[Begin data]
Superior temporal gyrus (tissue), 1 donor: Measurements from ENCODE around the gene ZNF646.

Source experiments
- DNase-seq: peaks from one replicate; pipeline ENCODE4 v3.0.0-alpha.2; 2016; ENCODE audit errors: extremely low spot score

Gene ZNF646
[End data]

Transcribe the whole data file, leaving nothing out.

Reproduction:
Superior temporal gyrus (tissue), 1 donor: Measurements from ENCODE around the gene ZNF646.

Source experiments
- DNase-seq: peaks from one replicate; pipeline ENCODE4 v3.0.0-alpha.2; 2016; ENCODE audit errors: extremely low spot score

Gene ZNF646